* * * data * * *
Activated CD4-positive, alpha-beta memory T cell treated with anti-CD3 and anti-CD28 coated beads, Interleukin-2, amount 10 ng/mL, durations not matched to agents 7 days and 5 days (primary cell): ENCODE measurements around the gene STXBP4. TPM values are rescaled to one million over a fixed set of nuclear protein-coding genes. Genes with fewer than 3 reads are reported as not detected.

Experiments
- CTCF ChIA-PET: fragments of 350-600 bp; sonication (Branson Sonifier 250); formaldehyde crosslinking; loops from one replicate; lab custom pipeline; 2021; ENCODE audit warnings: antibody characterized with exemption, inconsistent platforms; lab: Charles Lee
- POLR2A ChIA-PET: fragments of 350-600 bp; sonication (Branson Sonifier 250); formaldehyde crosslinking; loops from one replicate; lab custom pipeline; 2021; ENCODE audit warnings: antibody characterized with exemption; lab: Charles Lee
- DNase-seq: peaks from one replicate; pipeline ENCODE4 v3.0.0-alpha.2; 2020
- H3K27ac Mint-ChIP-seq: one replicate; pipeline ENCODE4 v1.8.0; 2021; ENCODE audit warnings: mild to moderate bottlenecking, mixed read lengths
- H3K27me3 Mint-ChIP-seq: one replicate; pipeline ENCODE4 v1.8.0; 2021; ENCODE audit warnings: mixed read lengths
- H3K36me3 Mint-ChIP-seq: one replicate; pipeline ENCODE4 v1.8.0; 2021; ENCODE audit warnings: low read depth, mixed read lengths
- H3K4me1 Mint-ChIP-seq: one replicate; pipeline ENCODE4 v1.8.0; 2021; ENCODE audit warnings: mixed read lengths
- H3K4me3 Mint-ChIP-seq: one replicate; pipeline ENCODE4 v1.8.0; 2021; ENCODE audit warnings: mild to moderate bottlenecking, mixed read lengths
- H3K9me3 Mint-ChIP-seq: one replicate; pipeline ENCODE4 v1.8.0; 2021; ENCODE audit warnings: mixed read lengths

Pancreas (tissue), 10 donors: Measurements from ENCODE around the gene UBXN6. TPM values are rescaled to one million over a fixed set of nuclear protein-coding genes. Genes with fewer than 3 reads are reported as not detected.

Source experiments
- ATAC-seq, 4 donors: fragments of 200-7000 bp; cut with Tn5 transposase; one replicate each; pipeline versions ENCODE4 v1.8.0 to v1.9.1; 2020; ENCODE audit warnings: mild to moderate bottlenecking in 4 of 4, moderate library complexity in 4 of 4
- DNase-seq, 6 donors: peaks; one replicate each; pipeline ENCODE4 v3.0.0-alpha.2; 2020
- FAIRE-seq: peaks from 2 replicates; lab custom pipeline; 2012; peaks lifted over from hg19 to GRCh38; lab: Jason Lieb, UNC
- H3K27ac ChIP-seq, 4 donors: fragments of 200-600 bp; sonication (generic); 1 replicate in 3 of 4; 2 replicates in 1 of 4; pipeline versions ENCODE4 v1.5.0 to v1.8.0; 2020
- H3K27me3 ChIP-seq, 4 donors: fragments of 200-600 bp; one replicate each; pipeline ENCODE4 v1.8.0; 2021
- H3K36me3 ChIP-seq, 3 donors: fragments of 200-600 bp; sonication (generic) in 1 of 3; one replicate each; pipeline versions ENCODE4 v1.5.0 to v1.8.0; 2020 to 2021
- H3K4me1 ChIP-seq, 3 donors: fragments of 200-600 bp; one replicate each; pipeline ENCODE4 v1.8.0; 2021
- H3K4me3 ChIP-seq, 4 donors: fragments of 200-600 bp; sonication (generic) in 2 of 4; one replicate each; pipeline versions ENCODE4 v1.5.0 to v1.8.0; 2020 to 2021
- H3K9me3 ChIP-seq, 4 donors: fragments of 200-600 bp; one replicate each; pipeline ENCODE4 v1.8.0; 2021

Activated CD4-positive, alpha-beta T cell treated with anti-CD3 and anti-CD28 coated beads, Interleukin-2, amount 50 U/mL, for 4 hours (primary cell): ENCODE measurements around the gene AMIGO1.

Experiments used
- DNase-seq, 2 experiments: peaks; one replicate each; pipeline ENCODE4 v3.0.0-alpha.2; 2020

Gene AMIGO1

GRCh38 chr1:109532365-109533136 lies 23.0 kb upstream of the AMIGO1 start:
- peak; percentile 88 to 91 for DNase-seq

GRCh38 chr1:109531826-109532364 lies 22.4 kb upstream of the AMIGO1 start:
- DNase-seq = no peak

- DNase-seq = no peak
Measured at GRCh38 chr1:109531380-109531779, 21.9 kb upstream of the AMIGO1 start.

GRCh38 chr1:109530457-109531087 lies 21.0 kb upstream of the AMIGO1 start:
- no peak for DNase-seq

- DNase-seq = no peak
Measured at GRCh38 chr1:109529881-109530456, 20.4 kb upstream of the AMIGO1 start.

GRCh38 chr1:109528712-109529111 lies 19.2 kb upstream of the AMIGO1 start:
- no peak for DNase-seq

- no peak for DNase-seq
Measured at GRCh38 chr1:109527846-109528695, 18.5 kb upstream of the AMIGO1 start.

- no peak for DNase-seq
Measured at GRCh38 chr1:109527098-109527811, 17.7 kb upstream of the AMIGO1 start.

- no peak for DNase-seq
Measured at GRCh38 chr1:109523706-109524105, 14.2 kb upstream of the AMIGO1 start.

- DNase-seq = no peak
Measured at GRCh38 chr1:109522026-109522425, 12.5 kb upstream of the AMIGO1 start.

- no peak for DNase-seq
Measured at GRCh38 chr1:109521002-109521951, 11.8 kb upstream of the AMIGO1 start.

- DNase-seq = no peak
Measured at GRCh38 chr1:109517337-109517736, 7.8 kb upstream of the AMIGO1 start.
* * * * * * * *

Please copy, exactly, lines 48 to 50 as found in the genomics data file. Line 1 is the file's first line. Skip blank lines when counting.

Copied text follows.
Measured at GRCh38 chr1:109521002-109521951, 11.8 kb upstream of the AMIGO1 start.

- DNase-seq = no peak
Measured at GRCh38 chr1:109517337-109517736, 7.8 kb upstream of the AMIGO1 start.